planing a shop?



planing a shop?

Postby grumpyvette » April 5th, 2013, 9:17 am

"hey grumpy I figure I can afford to spend $80-$90 K on a shop I want to build, whats the first step, where do I get plans etc.
whos going to supply guidance, plans do inspections, how do I find out local requirements and restrictions, what do I need??"



I think youll find reading these links Ill post below,helps, sit down and list everything you need, start with having a current land survey,done its usually required, as will be a soil survey in most areas and a minimal height building pad, for drainage, be aware, youll need to met local codes, visit the local building and zoning office and find out about your areas building codes and your home developments limitations, on land use! and get written estimates on building pad costs, purchasing and getting actual architectural plans approved and city build permits, get financing, if required and if you plan on having a bathroom in the shop look into whats required don,t guess or estimate,youll need to plan every step, and know when and where all building inspections and requirements are met.
and yes the longer you wait the more it will cost.

expect things to cost more than you think they will, and take longer to complete, try to deal with licensed contractors and don,t pay in advance, people should get no more than 20% up front and the rest when work passes inspections by the local building inspectors.
IT helps to hire a construction supervisor IF you can find one you can trust, but be aware theres a bunch of rip off artists and guys who do very sub-standard work or fail to even show up if paid in advance.
get at least 4 written estimates on the work you want done and be very specific about ALL details on material, time frames costs and who will do what,you won,t like surprises and don,t assume anyone will do a damn thing unless they are paid to do it.
ID also point out that a shops likely to cost a minimum, of $50 a square foot of floor space by the time your done and permits inspections and electric connections, outlets, ceiling fans lighting, shop doors, a decent auto lift ,compressor etc. etc. add up fast.
its been my experience that almost any contractor or sub-contractor you hire will do as crappy and as cheap of work as they can get away with and if you don,t watch everything carefully bill you for stuff thats never used or bill you for materials youll never see, substituting lesser quality materials, etc. ITS been my experience that youll want to sub contract each step and supervise each step and that will require YOU understanding what and how every things designed to be done, so youll need to get specific,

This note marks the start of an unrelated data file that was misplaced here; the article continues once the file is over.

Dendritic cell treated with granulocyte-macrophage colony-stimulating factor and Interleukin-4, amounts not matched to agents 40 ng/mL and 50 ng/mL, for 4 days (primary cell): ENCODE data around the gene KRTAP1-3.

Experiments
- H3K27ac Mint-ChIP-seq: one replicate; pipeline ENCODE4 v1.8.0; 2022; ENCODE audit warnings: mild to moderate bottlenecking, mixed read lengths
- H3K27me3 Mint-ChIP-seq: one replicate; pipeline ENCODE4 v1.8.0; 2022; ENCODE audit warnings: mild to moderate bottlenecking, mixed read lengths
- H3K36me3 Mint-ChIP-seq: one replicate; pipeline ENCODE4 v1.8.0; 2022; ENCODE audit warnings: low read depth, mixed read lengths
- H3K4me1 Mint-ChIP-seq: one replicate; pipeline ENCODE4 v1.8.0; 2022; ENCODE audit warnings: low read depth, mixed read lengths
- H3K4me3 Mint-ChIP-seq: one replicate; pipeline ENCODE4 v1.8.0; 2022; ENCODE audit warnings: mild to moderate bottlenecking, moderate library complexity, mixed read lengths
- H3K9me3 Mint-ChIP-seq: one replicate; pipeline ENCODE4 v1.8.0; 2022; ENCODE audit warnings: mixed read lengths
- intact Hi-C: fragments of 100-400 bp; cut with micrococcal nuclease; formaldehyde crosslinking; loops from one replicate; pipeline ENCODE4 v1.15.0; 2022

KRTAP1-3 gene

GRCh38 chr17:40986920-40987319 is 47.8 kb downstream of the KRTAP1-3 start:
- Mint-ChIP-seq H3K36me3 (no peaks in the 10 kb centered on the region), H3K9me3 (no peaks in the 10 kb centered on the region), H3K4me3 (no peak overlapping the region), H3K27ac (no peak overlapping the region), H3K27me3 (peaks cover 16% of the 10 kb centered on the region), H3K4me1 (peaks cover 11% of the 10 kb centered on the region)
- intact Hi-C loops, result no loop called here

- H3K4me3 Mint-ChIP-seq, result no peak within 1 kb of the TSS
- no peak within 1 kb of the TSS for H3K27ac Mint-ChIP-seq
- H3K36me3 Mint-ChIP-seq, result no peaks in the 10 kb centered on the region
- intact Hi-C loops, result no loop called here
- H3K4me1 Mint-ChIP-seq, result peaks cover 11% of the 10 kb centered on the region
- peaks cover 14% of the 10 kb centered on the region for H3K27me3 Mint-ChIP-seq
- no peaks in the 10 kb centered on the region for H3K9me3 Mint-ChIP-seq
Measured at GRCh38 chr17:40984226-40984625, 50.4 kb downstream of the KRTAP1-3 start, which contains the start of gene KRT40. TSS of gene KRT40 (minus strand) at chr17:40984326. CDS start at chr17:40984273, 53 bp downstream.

if for example
you don,t specify a minimum of 10 ga copper wire and 12 dual 20 amp rated outlets, and where each ones placed, or the type and placement of ceiling fans and lighting and the fuse box, with a 200 amp 230 volt feed breaker panel, your very unlikely to get anything close to what you expect.
youll also need to specify roof truss design or youll get the minimum code allows, or if you don,t specifically mandate 8" of 4000psi concrete in the floor your going to get a good deal thinner concrete pad that might not work with a lift! I saved and planed for 35 years before both having a place to build and the time and cash to build, and I still found I only had the basics down, as an example I didn,t ask and understand that if I had built my shop foundation pad height just 18" taller than the 60" height I did build it It would have saved $8K on the type of septic tank and drain feild I was required by code to use in the shops bathroom, the extra pad height would have been less than 1/2 the cost, so it pays to ask inspectors, architects and contractors, lots of questions , like how can I save money?
how would you go about building this?
can you think of anything Im overlooking?
is there a way to do this better?

youll need to be very specific about what you want, GET LOTS OF REFERENCES FROM PREVIOUS LOCAL CUSTOMERS, VISIT and INSPECT PREVIOUSLY COMPLETED PROJECTS, TAKE NO CONTRACTORS WORD ON ANYTHING WITHOUT PROOF, what it costs, labor costs ,labor time frames,when its to be completed, whos doing the inspections, component quality,being used, whos paying, whos doing inspections and county permits get receipts for all labor and materials , and understand that if you pay a contractor and he fails to pay his material or labor, its YOU WHO GET STUCK PAYING FOR IT TWICE,and watch every step of every process


http://forum.grumpysperformance.com/viewtopic.php?f=27&t=116

http://forum.grumpysperformance.com/viewtopic.php?f=27&t=98